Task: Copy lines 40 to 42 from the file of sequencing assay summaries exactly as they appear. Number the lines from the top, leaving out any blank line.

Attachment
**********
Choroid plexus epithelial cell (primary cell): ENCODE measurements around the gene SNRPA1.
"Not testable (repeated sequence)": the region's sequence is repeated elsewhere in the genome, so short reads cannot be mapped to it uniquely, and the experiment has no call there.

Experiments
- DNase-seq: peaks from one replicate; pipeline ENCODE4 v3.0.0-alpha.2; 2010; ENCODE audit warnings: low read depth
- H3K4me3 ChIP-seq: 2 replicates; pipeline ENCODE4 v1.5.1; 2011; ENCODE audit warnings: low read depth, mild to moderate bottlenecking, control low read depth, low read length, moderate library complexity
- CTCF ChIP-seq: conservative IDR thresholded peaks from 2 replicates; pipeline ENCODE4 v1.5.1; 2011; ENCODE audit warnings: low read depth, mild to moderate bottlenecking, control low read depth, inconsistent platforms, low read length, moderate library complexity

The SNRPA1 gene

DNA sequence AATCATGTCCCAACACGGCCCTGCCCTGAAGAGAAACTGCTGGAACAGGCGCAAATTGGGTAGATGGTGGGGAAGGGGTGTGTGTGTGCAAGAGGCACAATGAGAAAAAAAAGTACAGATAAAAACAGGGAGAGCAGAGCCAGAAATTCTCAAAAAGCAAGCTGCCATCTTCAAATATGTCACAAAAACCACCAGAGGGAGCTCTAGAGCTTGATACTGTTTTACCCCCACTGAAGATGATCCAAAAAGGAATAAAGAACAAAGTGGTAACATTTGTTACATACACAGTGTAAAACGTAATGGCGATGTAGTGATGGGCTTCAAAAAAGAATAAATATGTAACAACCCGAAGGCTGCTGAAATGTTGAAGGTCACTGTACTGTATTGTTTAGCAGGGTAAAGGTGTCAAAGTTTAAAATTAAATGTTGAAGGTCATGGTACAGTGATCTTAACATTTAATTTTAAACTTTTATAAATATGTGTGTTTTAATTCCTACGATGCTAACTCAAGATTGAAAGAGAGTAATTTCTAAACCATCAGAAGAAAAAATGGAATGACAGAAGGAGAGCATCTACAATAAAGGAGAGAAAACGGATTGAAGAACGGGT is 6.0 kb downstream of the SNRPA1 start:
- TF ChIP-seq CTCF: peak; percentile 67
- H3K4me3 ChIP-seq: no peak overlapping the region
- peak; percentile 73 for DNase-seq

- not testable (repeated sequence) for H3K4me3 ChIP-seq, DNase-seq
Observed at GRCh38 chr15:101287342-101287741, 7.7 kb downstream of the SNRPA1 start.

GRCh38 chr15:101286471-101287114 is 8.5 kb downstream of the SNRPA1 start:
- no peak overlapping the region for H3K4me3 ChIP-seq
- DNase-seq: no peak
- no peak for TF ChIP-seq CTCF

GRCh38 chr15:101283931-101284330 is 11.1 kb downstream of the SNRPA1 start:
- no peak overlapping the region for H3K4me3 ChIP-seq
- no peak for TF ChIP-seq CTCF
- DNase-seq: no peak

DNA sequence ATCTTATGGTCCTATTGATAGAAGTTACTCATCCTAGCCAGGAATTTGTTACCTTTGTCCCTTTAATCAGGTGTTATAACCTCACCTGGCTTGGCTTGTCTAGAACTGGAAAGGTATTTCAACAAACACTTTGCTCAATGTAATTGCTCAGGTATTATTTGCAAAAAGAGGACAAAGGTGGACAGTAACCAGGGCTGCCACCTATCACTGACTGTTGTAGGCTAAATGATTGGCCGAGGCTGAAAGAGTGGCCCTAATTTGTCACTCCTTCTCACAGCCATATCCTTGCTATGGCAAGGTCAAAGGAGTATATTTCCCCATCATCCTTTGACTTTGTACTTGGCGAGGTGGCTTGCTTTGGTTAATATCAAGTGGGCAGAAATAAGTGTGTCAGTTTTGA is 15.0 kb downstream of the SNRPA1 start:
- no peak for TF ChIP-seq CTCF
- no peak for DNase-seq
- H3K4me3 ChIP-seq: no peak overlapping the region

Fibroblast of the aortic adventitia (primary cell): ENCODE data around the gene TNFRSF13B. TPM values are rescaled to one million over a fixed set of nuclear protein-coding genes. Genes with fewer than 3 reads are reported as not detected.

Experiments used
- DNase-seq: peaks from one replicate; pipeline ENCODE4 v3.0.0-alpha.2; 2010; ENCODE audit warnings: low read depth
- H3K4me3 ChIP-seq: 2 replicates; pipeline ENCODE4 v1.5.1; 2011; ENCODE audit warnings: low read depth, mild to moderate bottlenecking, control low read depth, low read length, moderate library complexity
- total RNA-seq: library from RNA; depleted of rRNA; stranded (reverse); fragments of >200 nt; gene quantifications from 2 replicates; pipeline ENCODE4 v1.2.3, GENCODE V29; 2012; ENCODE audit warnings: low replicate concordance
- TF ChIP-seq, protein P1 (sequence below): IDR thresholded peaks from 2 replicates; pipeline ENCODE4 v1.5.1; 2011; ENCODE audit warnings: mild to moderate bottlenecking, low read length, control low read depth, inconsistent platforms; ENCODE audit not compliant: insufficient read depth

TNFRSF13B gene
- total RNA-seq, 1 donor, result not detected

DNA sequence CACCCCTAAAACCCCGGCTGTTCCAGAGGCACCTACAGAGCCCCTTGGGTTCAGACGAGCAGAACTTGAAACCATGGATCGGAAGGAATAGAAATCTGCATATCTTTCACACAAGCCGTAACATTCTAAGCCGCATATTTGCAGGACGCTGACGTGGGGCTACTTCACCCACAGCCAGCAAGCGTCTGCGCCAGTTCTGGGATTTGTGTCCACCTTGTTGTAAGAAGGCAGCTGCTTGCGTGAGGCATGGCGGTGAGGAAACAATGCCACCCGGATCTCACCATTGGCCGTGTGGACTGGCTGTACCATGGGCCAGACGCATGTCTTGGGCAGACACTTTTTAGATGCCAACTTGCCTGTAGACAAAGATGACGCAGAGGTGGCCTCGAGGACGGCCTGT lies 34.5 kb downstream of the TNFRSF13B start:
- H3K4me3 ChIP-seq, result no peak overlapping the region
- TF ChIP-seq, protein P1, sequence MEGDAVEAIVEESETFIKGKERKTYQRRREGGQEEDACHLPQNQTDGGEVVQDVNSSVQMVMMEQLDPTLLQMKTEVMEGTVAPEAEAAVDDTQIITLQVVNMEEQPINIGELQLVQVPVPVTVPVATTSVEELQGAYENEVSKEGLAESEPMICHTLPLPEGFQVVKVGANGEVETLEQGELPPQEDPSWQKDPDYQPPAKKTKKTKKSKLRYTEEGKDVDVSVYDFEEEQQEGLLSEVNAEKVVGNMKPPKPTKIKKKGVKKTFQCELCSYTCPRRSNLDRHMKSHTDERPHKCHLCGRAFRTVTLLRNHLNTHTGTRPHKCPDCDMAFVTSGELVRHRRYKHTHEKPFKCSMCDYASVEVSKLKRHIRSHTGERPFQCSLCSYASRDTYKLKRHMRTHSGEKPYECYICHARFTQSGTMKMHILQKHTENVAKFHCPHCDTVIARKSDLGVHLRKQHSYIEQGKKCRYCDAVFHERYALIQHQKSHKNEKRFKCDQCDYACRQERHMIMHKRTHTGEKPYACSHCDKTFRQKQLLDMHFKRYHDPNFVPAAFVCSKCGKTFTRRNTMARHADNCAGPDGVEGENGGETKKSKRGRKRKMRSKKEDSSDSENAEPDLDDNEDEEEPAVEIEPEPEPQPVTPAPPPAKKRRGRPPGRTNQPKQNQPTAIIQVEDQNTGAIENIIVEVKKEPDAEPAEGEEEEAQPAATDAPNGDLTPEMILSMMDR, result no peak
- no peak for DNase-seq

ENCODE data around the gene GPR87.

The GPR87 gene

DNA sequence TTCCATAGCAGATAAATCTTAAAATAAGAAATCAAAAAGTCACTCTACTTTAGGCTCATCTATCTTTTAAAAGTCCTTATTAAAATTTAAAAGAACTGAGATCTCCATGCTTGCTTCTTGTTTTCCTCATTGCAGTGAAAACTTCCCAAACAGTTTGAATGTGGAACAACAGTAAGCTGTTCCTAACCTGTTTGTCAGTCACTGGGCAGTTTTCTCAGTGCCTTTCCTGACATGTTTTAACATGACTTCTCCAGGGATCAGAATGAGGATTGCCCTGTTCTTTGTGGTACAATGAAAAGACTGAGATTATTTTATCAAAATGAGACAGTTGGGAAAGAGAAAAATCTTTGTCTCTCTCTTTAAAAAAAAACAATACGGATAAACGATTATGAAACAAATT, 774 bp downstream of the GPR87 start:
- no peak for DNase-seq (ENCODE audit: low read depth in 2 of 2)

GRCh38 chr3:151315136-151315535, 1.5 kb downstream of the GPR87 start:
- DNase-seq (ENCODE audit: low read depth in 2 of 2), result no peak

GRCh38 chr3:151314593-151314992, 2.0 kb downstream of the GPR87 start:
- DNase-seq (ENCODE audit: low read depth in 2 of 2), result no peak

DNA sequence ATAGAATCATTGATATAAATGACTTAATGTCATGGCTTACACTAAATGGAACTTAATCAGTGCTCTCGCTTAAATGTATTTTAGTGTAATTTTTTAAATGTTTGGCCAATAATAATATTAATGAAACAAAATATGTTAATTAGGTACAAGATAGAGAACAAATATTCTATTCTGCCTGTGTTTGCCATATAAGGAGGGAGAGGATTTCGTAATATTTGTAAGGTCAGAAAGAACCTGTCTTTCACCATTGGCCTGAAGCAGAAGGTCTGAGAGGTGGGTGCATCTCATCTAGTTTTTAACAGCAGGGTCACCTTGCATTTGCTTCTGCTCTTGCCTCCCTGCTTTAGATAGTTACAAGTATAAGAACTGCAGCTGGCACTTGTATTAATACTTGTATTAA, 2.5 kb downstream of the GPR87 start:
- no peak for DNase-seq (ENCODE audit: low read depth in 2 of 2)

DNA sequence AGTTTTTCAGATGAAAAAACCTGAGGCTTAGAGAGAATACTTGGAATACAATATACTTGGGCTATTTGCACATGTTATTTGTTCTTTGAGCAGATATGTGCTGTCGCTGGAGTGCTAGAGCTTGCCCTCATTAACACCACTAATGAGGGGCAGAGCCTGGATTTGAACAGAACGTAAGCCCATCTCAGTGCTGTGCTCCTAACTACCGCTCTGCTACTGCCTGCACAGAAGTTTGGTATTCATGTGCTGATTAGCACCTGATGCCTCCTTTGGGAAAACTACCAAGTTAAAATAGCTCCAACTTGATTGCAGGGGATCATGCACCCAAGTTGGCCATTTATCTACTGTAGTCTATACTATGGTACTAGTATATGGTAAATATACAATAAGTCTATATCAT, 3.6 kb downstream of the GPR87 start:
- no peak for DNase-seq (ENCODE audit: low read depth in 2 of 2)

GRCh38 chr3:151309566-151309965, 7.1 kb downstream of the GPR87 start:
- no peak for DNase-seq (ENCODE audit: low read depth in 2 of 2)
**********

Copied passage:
DNA sequence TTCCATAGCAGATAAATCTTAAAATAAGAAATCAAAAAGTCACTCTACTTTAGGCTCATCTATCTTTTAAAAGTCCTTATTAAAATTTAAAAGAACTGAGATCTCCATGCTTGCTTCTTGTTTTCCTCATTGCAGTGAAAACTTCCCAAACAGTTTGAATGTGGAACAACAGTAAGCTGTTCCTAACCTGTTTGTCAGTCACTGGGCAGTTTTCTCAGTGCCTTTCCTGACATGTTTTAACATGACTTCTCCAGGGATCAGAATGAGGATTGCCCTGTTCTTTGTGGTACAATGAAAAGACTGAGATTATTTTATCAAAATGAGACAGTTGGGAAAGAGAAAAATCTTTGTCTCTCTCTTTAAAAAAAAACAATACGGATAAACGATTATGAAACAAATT, 774 bp downstream of the GPR87 start:
- no peak for DNase-seq (ENCODE audit: low read depth in 2 of 2)

GRCh38 chr3:151315136-151315535, 1.5 kb downstream of the GPR87 start: